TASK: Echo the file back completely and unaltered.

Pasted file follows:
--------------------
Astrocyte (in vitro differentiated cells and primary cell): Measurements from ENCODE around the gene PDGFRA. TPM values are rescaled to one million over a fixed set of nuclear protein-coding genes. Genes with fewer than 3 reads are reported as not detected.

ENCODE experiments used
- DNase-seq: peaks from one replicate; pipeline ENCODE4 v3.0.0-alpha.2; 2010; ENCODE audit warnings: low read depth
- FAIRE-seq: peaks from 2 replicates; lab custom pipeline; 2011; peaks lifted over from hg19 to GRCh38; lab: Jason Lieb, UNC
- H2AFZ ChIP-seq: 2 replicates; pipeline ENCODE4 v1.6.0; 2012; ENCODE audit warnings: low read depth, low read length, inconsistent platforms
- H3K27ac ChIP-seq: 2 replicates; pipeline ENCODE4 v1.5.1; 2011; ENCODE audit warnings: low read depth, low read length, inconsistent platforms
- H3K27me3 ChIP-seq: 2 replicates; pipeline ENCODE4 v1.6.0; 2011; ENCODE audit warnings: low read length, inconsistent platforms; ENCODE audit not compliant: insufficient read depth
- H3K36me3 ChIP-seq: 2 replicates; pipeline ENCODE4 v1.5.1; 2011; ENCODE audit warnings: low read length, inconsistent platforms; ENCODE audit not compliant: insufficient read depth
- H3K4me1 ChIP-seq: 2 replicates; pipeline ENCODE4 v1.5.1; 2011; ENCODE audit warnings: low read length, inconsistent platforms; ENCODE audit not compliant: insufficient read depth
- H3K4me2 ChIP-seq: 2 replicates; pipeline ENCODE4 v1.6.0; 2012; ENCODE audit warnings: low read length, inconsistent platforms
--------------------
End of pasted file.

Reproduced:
Astrocyte (in vitro differentiated cells and primary cell): Measurements from ENCODE around the gene PDGFRA. TPM values are rescaled to one million over a fixed set of nuclear protein-coding genes. Genes with fewer than 3 reads are reported as not detected.

ENCODE experiments used
- DNase-seq: peaks from one replicate; pipeline ENCODE4 v3.0.0-alpha.2; 2010; ENCODE audit warnings: low read depth
- FAIRE-seq: peaks from 2 replicates; lab custom pipeline; 2011; peaks lifted over from hg19 to GRCh38; lab: Jason Lieb, UNC
- H2AFZ ChIP-seq: 2 replicates; pipeline ENCODE4 v1.6.0; 2012; ENCODE audit warnings: low read depth, low read length, inconsistent platforms
- H3K27ac ChIP-seq: 2 replicates; pipeline ENCODE4 v1.5.1; 2011; ENCODE audit warnings: low read depth, low read length, inconsistent platforms
- H3K27me3 ChIP-seq: 2 replicates; pipeline ENCODE4 v1.6.0; 2011; ENCODE audit warnings: low read length, inconsistent platforms; ENCODE audit not compliant: insufficient read depth
- H3K36me3 ChIP-seq: 2 replicates; pipeline ENCODE4 v1.5.1; 2011; ENCODE audit warnings: low read length, inconsistent platforms; ENCODE audit not compliant: insufficient read depth
- H3K4me1 ChIP-seq: 2 replicates; pipeline ENCODE4 v1.5.1; 2011; ENCODE audit warnings: low read length, inconsistent platforms; ENCODE audit not compliant: insufficient read depth
- H3K4me2 ChIP-seq: 2 replicates; pipeline ENCODE4 v1.6.0; 2012; ENCODE audit warnings: low read length, inconsistent platforms